Arkansas is completely covered by drought, according to the U.S. Drought Monitor map released Thursday.

The largest increase was in area covered by extreme drought, the second-most severe category. Extreme drought jumped from .21 percent of the state to nearly a third of Arkansas, 31.7 percent.

Extreme drought areas encompassed all or parts of:

  • Baxter, Boone, Carroll, Clay. Craighead, Fulton, Greene, Izard, Jackson, Lawrence, Marion, Newton, Poinsett, Randolph, Sharp and Woodruff counties in north and northeastern Arkansas.
  • Conway, Faulkner, Franklin, Johnson, Perry, Pope and Yell counties in the Arkansas River Valley.
  • Clark, Hempstead, Howard, Little River, Miller, Nevada, and Pike counties in southwest Arkansas.
  • Bradley, Calhoun and Union counties in southern Arkansas. 

Most of the rest of the state is severe, followed by moderate, with a small sliver of eastern Phillips, Desha and Chicot counties being abnormally dry, the least severe of the drought ratings.

The forecast wasn’t very promising. The National Weather Service said in a special weather statement that no rain was expected through the first days of July. The rainlessness was exacerbated by high temperatures on Thursday.

Thermometers hit the century mark in Little Rock by early Thursday afternoon and had already broken the record of 101 degrees with a 102-degree reading at 1:23 p.m. at North Little Rock.

“I have a peach guy here who called me this morning to say, ‘my peaches are blistering on the tree’,” said Phil Sims, Pope County extension staff chair for the University of Arkansas System Division of Agriculture “And he’s got irrigation under them. He takes good care of them.”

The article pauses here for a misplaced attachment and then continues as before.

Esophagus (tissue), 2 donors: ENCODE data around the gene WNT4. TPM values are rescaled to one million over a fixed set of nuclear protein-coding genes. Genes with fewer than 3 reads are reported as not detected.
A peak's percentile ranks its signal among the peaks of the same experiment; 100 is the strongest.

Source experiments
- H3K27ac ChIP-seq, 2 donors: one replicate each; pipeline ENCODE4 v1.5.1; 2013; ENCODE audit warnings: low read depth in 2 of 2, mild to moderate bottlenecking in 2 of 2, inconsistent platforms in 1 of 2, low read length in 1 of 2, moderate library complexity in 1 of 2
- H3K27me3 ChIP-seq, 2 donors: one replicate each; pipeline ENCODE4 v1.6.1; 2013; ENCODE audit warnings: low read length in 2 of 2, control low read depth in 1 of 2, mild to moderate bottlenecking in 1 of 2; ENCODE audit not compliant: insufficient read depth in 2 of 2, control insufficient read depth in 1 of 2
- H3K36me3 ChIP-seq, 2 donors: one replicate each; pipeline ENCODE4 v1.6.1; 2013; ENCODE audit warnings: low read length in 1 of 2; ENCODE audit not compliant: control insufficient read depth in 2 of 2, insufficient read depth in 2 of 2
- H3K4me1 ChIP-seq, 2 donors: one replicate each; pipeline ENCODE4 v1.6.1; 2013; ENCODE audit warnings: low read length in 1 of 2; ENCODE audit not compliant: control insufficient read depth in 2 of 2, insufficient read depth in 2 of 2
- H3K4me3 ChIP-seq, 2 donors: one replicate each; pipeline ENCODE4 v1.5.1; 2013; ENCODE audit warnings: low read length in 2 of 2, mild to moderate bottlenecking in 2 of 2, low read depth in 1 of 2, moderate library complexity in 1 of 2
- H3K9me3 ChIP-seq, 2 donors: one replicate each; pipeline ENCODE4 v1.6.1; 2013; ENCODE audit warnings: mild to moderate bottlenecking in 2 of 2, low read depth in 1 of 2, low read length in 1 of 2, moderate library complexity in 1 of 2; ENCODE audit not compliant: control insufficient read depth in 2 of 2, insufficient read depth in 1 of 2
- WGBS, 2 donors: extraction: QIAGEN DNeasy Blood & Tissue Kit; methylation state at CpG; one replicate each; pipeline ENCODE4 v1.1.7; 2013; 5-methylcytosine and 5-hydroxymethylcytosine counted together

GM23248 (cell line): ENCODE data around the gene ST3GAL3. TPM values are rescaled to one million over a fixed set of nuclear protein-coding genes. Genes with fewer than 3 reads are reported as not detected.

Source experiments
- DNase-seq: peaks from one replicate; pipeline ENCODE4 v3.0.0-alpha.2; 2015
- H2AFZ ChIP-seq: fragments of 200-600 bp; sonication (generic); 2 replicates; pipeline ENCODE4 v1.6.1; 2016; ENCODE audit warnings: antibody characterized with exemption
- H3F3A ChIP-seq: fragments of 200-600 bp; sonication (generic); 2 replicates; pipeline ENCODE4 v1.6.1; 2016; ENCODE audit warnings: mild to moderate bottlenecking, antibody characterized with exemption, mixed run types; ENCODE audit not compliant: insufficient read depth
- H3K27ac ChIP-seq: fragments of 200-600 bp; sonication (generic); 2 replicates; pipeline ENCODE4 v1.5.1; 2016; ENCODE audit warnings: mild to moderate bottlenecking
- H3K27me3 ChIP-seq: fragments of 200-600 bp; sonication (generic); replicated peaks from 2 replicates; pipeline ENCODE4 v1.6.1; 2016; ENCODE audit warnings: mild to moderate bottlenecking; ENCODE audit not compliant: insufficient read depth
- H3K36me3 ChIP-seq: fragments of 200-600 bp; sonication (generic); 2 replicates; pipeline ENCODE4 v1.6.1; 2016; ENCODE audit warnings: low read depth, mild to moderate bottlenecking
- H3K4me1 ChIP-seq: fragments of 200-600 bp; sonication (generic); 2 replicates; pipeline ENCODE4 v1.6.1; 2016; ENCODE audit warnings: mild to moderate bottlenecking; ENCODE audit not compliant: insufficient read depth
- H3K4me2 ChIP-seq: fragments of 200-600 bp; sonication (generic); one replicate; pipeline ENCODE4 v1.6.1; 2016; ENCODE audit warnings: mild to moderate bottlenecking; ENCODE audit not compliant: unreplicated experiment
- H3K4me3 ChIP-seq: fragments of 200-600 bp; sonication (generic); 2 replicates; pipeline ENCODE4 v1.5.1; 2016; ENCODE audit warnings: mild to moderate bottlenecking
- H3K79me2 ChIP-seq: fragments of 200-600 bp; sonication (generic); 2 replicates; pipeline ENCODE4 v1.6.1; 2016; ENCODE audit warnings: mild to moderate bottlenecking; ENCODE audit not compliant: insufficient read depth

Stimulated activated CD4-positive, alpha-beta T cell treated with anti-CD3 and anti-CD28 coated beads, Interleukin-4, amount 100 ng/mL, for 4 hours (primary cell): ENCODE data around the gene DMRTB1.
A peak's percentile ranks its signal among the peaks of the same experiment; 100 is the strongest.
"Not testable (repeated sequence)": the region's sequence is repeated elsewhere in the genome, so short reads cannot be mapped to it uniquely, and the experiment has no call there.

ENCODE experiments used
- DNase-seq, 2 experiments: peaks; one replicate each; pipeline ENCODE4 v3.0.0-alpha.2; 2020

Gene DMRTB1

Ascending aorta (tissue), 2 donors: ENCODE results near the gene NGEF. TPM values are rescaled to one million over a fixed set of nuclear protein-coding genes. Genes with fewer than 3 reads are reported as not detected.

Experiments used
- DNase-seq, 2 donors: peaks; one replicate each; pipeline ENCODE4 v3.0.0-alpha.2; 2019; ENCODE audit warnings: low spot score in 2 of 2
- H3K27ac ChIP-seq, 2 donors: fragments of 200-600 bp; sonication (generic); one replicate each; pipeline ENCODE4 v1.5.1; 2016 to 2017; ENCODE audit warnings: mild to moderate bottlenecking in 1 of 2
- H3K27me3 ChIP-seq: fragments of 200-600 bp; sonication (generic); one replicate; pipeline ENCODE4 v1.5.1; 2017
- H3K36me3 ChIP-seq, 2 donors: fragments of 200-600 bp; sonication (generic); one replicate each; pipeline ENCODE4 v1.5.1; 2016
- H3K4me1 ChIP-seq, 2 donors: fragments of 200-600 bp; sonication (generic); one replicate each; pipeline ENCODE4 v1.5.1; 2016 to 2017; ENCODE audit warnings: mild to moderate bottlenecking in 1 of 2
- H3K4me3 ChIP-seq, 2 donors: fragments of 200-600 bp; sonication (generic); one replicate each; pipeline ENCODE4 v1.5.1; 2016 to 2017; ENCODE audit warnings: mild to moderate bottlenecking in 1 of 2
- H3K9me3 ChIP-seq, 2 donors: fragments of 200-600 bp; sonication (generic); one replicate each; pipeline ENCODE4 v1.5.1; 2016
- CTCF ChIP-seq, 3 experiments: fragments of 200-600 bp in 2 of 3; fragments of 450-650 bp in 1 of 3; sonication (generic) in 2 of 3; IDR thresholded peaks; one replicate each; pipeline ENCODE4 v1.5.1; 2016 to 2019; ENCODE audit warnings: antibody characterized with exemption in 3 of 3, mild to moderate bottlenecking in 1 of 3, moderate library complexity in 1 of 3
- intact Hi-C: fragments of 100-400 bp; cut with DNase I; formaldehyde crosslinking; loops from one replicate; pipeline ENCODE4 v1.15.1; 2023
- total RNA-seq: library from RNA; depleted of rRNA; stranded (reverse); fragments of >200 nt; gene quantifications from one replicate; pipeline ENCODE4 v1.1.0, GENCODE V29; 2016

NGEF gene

In Clay County, Extension Staff Chair Andy Vangilder said producers there were “fighting as much as they can with water.”

Many producers are comparing 2012 to the drought of 1980.  “Compared to 1980, we were 80 percent dryland and 20 percent irrigated,” Vangilder said. “At least now, the majority of our acreage, we can keep watered.”

The wildlife danger is high in all 75 Arkansas counties, according to the Arkansas Forestry Commission. All of the state’s counties were under burn bans except Calhoun, Bradley, Desha, Drew, Little River, Miller, Phillips and Sevier counties.

For more information about drought management, contact your county extension office or visit www.uaex.edu.

The Cooperative Extension Service is part of the University of Arkansas System Division of Agriculture and offers its programs to all eligible persons regardless of race, color, national origin, religion, gender, age, disability, marital or veteran status, or any other legally protected status, and is an Affirmative Action/Equal Opportunity Employer.